The Justice Department has warned Congress that $34 million more in funding is "critically needed" to continue Jan. 6 investigations and prosecutions.
"The cases are unprecedented in scale and is expected to be among the most complex investigations prosecuted by the Department of Justice," the DOJ wrote to Congress, NBC News reported.
While the message is yet to truly take hold with lawmakers, according to the report, the added funding would have to come in December's spending bill when the Continue Resolution to fund the government expires.
If the DOJ's requested boost fails to make it in the spending package, NBC News reported there's concern that Republicans will not work to fund it if the GOP retakes the House majority in these midterms.
"There are lots of requests," House Appropriations Chair Rosa DeLauro, D-Conn., said when asked about boosting the DOJ budget for Jan. 6 prosecutions of Americans who protested the 2020 election certification. "We're taking a look at all of them and seeing what makes it and seeing what doesn't make it."
The Jan. 6 investigations have been ongoing for 21 months led by the U.S. Attorney's Office in Washington, D.C., and assisted by 93 federal prosecutors' offices around the country.
"We don't have the manpower," an official told NBC in July.
The DOJ told Congress the resources pouring into Jan. 6 investigations and prosecutions, if not funded to the tune of $34 million more, will have a "detrimental impact" on U.S. Attorney's Offices in the U.S., which will "need to incur a budget reduction to fund these prosecutions."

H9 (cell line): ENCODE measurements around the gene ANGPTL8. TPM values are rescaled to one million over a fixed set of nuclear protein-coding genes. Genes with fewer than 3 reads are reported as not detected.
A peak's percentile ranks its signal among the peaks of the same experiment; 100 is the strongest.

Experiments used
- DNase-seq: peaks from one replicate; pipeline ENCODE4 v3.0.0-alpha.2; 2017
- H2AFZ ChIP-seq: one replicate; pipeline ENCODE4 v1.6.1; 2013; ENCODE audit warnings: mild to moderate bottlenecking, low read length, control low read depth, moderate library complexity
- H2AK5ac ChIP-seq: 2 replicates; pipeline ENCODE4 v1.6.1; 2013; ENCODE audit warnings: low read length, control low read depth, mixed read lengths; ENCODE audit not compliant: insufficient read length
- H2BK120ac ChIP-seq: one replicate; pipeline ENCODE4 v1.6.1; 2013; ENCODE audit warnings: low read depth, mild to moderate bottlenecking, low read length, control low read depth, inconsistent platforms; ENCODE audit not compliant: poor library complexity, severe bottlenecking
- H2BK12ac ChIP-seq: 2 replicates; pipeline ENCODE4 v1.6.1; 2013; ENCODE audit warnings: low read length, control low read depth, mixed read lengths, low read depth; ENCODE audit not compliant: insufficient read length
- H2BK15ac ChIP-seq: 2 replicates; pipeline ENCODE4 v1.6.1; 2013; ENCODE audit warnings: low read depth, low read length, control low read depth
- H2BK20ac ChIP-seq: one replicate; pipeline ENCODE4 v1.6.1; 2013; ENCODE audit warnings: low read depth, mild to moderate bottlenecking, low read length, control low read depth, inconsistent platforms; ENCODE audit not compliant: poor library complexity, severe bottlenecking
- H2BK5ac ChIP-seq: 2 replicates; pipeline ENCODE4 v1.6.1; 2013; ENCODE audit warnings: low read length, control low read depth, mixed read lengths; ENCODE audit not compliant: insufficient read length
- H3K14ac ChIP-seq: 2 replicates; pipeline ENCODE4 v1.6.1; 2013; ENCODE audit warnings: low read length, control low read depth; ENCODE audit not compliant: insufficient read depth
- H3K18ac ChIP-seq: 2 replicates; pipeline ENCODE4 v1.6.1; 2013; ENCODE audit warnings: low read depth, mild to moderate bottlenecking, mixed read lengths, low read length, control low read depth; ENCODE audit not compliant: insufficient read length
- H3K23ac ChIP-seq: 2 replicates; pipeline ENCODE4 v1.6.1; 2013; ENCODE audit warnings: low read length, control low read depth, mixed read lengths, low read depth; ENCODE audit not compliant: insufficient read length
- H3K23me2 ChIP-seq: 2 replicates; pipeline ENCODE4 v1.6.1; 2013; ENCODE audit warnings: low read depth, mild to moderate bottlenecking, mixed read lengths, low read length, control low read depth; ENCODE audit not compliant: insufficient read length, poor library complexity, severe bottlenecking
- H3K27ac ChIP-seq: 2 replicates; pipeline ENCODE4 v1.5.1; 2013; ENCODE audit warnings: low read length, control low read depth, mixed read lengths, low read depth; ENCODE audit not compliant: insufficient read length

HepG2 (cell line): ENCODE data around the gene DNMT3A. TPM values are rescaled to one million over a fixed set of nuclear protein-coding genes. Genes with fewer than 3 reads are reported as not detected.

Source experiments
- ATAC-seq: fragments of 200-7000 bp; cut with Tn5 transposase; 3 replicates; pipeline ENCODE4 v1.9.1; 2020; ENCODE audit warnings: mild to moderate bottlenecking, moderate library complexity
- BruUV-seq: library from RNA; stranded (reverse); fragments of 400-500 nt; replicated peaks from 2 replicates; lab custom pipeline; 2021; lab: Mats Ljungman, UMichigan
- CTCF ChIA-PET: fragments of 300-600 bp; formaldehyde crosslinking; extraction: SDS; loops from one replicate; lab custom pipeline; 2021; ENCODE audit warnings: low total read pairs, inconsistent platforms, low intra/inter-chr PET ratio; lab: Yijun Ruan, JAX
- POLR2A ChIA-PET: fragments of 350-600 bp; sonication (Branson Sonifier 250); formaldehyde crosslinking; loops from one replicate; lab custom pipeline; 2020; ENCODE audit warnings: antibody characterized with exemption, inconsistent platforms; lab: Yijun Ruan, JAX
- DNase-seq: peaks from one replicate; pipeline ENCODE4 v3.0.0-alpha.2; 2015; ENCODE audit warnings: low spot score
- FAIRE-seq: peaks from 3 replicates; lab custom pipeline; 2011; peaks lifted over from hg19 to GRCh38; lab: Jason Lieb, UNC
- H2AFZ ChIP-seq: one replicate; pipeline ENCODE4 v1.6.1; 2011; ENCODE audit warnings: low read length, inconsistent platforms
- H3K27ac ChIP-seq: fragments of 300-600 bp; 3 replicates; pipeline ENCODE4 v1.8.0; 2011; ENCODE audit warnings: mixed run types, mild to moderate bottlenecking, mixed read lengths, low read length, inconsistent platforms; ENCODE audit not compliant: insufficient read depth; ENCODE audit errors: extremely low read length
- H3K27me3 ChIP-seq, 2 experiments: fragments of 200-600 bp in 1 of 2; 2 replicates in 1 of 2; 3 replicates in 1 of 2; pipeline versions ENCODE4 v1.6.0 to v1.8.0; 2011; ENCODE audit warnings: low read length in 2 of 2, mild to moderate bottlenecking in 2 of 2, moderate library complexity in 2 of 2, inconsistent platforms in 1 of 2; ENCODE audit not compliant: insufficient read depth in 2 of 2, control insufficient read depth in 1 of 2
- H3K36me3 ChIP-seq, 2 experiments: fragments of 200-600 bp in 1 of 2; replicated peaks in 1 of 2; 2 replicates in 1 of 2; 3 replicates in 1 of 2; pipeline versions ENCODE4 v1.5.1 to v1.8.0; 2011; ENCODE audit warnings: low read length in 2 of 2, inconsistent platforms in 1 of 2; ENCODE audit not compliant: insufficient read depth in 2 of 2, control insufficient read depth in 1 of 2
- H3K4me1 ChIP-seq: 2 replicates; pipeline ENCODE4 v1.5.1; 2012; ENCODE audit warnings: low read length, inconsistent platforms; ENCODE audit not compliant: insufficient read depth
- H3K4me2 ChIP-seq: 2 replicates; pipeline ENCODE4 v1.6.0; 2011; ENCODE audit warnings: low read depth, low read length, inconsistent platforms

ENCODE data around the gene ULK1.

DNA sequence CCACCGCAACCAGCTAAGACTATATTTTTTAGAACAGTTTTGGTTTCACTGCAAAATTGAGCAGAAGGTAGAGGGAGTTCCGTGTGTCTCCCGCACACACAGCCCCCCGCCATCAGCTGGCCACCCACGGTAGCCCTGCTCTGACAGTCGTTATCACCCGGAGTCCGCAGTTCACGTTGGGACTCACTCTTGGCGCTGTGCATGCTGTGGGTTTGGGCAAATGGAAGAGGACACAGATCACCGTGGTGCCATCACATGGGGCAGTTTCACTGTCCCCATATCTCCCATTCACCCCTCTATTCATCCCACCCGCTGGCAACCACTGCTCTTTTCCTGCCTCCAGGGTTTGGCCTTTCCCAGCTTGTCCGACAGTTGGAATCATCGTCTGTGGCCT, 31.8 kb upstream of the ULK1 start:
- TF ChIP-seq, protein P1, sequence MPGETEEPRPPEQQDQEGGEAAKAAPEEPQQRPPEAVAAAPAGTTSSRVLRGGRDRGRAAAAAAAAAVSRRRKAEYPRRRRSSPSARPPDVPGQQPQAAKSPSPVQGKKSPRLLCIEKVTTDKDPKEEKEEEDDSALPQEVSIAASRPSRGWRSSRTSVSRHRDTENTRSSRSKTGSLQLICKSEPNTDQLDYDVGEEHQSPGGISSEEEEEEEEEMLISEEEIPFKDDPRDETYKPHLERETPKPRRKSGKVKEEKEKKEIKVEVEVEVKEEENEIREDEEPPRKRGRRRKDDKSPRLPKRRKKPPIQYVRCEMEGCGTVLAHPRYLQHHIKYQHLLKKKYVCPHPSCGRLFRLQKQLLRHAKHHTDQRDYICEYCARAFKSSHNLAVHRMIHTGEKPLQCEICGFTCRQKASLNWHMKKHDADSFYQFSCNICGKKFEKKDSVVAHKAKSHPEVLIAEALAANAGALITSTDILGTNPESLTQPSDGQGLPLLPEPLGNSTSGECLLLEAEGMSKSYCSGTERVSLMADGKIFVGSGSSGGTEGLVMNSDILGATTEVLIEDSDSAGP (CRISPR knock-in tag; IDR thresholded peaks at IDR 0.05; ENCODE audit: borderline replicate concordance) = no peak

The DOJ warned Congress that might mean vacancies unfilled or other important cases will not be prosecuted.
"There are a lot of items that are up in the air at this point," Rep. Marcy Kaptur, D-Ohio, member of the House Appropriations Committee, told NBC.
"They have to let us know. As an appropriator — they have to let us know if there are insufficient funds. But I think those who disgraced our country who perpetrated violence, desecrated these buildings — they should pay the price for that."
Rep. Tom Cole, R-Okla., a senior GOP appropriator who sought debate on the 2020 election on Jan. 6, is open to adding $34 million to the DOJ budget for Jan. 6 prosecutions.
"Those people ought to be prosecuted to the full extent of the law," he told NBC. "I don't have any problem giving the Justice Department the resources it needs to do that.
"I don't have any problem spending extra money to make sure that anybody that broke into this building is brought to justice."
Attorney General Merrick Garland and Deputy Attorney General Lisa Monaco have vowed to spare no expense to prosecute Jan. 6 protesters, adding any shortfalls will be put on other areas of the DOJ, according to the report.
"Of course, we'd like more resources, and if Congress wants to give that to us, that would be very nice," Garland told NBC in July. "But we have people — prosecutors and agents — from all over the country working on this matter, and I have every confidence in their ability, their professionalism, their dedication to this task."
Monaco told reporters the Jan. 6 investigation "draws on resources from across the U.S. Attorney's Offices — those same resources that are needed to fight violent crime, those same resources that are needed to investigate corporate crime across the country, those same resources that are going to help us enforce our civil rights laws."
© 2023 Newsmax. All rights reserved.